President Obama called Mitt Romney's allegation that he went on an “apology tour” in his first year in office the “biggest whopper” of the campaign and proceeded to slam his Republican adversary for raising money during his trip to Israel this summer.
“Nothing Gov. Romney just said is true, starting with this notion of me apologizing,” Obama said. “This has been probably the biggest whopper that's been told during the course of this campaign.”
“Mr. President, the reason I call it an apology tour is because you went to the Middle East and you flew to Egypt and to Saudi Arabia and to Turkey and Iraq,” Romney said, refusing to back down on his claims. “And by the way, you skipped Israel, our closest friend in the region, but you went to the other nations. And, by the way, they noticed that you skipped Israel. And then in those nations and on Arabic TV you said that America had been dismissive and derisive.”
“I think they looked at that and saw weakness,” Romney said. “It's essential for a president to show strength from the very beginning.”
While Obama has not visited Israel even once during his entire term in office, he attempted to refute Romney’s claims by recalling his 2008 campaign trip to the Jewish state.
“When I went to Israel as a candidate, I didn't take donors,” the president said, alluding to Romney’s trip to Jerusalem this summer.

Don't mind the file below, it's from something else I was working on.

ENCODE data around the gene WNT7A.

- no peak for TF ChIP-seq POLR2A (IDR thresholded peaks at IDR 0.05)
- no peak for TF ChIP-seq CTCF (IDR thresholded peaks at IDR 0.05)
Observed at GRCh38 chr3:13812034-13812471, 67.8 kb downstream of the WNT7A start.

“I didn't attend fundraisers. I went to Yad Vashem, the Holocaust museum there, to remind myself of the nature of evil and why our bond with Israel will be unbreakable,” he said.
Obama also mentioned his visit to Sderot saying, “I saw families there who showed me where missiles had come down near their children's bedrooms, and I was reminded of what that would mean if those were my kids.”
“Which is why, as president, we funded an ‘Iron Dome’ program to stop those missiles,” he added, in an attempt to garner Jewish votes. “So that's how I've used my travels when I travel to Israel and when I travel to the region.”
Despite the president’s claims, however, Obama is largely seen as a president who "leads from behind" on issues of foreign policy, particularly with regard to his hostile relationship with Israel, his feeble stance on Iran, and his handling of the recent crisis in Libya.